And the Lord sent Nathan [the prophet] to David. He came and said to him, “There were two men in a city, one rich and the other poor. “The rich man had a very large number of flocks and herds, But the poor man had nothing but one little ewe lamb Which he had purchased and nourished; And it grew up together with him and his children. It ate his food, drank from his cup, it lay in his arms, And was like a daughter to him. “Now a traveler (visitor) came to the rich man, And to avoid taking one from his own flock or herd To prepare [a meal] for the traveler who had come to him, He took the poor man’s ewe lamb and prepared it for his guest.” Then David’s anger burned intensely against the man, and he said to Nathan, “As the Lord lives, the man who has done this deserves to die. He shall make restitution for the ewe lamb four times as much [as the lamb was worth], because he did this thing and had no compassion.” Then Nathan said to David, “You are the man! Thus says the Lord, the God of Israel, ‘I anointed you as king over Israel, and I spared you from the hand of Saul. David said to Nathan, “I have sinned against the Lord.” And Nathan said to David, “The Lord also has allowed your sin to pass [without further punishment]; you shall not die.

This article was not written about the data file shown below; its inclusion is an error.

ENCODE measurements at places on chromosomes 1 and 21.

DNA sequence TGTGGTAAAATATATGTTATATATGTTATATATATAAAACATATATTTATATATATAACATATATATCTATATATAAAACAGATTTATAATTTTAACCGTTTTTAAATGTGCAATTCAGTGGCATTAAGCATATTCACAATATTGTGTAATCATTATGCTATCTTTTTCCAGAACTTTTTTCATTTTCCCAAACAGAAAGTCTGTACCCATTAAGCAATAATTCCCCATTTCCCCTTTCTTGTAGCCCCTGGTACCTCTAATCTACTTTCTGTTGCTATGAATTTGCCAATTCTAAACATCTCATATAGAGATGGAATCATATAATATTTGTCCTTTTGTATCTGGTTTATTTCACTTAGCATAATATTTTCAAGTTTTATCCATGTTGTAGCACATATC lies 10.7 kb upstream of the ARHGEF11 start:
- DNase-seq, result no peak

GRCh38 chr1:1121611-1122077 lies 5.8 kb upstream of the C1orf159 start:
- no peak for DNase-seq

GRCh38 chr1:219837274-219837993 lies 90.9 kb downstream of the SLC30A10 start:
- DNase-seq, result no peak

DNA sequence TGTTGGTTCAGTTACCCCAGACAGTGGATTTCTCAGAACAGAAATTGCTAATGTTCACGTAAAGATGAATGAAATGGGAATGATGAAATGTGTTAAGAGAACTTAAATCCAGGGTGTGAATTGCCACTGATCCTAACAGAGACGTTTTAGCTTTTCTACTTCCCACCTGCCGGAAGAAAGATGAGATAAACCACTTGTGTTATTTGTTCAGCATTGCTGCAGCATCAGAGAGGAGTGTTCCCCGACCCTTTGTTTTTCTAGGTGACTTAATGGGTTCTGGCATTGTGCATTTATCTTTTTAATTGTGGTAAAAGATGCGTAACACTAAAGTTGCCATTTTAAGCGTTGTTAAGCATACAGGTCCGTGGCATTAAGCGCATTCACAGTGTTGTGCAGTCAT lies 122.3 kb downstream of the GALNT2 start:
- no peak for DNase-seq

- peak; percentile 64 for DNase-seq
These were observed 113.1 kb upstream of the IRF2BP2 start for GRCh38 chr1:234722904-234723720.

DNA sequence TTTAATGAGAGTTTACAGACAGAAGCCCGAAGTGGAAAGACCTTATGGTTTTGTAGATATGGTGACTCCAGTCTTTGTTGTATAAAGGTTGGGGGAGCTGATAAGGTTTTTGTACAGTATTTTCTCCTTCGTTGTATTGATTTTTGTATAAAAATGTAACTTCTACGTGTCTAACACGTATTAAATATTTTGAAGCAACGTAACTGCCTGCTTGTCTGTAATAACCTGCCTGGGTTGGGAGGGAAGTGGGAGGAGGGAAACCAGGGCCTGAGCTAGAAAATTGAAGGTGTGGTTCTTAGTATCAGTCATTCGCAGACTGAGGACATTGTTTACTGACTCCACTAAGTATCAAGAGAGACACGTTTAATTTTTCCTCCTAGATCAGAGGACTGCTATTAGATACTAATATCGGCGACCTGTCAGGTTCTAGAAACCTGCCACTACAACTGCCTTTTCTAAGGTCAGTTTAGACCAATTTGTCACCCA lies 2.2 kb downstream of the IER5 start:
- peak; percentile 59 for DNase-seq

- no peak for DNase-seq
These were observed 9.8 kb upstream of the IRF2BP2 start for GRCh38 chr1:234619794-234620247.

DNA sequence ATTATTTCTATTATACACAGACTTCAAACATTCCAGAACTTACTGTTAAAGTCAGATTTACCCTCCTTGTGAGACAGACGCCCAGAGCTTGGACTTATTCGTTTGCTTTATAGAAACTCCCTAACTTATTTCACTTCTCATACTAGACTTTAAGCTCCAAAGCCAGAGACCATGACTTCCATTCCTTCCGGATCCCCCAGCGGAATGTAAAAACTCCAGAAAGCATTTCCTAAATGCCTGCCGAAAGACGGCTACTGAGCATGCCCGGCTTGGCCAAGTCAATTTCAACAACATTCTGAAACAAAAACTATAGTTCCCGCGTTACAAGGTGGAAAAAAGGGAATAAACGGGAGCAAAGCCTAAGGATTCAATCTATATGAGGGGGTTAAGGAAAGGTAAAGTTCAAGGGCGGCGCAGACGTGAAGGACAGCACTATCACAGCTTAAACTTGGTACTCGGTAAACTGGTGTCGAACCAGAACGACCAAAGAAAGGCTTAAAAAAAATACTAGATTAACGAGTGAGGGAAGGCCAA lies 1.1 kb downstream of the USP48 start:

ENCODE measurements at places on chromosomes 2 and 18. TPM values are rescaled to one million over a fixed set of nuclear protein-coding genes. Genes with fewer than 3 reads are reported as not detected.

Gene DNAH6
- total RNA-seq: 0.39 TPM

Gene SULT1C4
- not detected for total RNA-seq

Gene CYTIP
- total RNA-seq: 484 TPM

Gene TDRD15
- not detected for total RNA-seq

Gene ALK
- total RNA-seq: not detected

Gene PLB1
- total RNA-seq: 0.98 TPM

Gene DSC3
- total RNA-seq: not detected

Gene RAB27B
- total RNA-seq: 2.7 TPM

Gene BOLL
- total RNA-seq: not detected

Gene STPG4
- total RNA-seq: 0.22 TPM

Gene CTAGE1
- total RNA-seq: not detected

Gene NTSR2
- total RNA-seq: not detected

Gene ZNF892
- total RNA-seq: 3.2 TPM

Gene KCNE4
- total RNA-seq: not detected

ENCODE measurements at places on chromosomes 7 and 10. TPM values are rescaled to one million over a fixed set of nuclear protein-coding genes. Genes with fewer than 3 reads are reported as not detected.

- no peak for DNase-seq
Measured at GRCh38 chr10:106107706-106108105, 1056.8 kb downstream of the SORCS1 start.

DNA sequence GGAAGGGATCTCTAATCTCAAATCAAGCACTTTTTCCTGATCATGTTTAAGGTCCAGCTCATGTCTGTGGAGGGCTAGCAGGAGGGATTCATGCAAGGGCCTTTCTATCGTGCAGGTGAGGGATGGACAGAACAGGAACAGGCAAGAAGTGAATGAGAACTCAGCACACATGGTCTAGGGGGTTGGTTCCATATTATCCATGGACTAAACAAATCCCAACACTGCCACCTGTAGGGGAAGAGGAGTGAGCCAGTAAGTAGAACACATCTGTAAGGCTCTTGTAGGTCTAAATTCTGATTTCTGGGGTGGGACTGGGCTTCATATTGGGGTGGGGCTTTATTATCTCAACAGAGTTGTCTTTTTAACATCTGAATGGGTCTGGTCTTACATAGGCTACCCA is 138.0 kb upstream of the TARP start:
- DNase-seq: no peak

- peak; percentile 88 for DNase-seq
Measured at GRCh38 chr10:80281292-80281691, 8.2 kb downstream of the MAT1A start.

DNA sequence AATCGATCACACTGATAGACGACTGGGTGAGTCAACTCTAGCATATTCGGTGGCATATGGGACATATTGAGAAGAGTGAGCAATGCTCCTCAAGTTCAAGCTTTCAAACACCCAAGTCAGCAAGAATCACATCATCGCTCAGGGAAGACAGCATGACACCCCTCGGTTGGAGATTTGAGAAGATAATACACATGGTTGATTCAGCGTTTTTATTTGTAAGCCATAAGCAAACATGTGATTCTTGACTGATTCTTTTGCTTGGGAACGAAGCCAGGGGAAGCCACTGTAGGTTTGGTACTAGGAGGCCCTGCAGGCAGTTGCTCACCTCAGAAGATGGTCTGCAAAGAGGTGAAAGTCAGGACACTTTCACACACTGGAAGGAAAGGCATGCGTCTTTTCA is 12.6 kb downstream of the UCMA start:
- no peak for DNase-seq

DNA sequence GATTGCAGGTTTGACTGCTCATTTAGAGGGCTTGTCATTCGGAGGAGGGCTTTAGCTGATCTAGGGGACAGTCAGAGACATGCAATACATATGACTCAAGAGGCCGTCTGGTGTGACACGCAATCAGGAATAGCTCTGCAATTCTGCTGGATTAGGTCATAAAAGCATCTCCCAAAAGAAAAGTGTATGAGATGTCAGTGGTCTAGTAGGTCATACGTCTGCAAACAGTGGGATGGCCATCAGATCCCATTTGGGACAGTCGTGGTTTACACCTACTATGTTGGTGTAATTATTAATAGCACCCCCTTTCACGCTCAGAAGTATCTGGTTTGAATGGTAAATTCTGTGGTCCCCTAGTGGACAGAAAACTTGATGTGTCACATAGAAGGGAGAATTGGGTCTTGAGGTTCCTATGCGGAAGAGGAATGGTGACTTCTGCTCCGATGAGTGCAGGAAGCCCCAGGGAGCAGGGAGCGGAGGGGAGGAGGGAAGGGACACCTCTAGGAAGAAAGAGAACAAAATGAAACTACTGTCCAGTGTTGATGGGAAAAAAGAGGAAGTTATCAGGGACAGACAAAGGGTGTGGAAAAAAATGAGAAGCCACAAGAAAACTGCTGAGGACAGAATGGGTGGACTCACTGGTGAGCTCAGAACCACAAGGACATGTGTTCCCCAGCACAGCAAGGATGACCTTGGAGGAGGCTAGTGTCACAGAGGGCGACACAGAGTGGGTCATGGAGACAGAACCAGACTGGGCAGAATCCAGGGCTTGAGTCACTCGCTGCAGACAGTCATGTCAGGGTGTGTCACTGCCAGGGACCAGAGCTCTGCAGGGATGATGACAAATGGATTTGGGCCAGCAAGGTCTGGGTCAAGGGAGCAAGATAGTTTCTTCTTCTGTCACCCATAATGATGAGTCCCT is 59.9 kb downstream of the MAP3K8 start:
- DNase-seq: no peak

2 Samuel 12:1-7
Do you see how David responded? He admitted his sin and God gave him mercy. There were consequences but David found grace because of his integrity.
God is looking for those who will choose the way of integrity. Are you one of those?
Dr. John Thompson